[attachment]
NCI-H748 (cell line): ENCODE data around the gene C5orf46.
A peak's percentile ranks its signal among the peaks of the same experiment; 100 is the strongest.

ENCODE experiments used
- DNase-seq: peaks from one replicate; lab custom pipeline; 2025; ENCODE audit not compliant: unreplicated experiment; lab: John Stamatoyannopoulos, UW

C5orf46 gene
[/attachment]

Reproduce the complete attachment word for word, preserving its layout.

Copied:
NCI-H748 (cell line): ENCODE data around the gene C5orf46.
A peak's percentile ranks its signal among the peaks of the same experiment; 100 is the strongest.

ENCODE experiments used
- DNase-seq: peaks from one replicate; lab custom pipeline; 2025; ENCODE audit not compliant: unreplicated experiment; lab: John Stamatoyannopoulos, UW

C5orf46 gene